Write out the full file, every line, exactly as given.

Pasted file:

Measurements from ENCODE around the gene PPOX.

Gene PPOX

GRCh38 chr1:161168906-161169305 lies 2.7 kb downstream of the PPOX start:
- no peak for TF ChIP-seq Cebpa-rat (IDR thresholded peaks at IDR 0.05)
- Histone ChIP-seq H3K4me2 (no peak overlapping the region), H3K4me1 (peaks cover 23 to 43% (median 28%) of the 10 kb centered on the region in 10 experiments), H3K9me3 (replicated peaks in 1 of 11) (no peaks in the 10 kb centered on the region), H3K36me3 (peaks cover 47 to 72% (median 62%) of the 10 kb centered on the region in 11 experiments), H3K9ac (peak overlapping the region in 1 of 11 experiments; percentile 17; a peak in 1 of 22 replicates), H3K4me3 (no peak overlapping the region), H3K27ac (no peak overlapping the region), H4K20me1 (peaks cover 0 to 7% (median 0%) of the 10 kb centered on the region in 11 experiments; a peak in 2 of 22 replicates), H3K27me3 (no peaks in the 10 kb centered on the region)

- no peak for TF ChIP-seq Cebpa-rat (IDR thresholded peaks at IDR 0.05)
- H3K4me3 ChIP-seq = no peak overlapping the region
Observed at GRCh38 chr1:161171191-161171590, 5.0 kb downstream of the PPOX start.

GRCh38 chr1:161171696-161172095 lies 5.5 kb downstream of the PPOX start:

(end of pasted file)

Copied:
Measurements from ENCODE around the gene PPOX.

Gene PPOX

GRCh38 chr1:161168906-161169305 lies 2.7 kb downstream of the PPOX start:
- no peak for TF ChIP-seq Cebpa-rat (IDR thresholded peaks at IDR 0.05)
- Histone ChIP-seq H3K4me2 (no peak overlapping the region), H3K4me1 (peaks cover 23 to 43% (median 28%) of the 10 kb centered on the region in 10 experiments), H3K9me3 (replicated peaks in 1 of 11) (no peaks in the 10 kb centered on the region), H3K36me3 (peaks cover 47 to 72% (median 62%) of the 10 kb centered on the region in 11 experiments), H3K9ac (peak overlapping the region in 1 of 11 experiments; percentile 17; a peak in 1 of 22 replicates), H3K4me3 (no peak overlapping the region), H3K27ac (no peak overlapping the region), H4K20me1 (peaks cover 0 to 7% (median 0%) of the 10 kb centered on the region in 11 experiments; a peak in 2 of 22 replicates), H3K27me3 (no peaks in the 10 kb centered on the region)

- no peak for TF ChIP-seq Cebpa-rat (IDR thresholded peaks at IDR 0.05)
- H3K4me3 ChIP-seq = no peak overlapping the region
Observed at GRCh38 chr1:161171191-161171590, 5.0 kb downstream of the PPOX start.

GRCh38 chr1:161171696-161172095 lies 5.5 kb downstream of the PPOX start: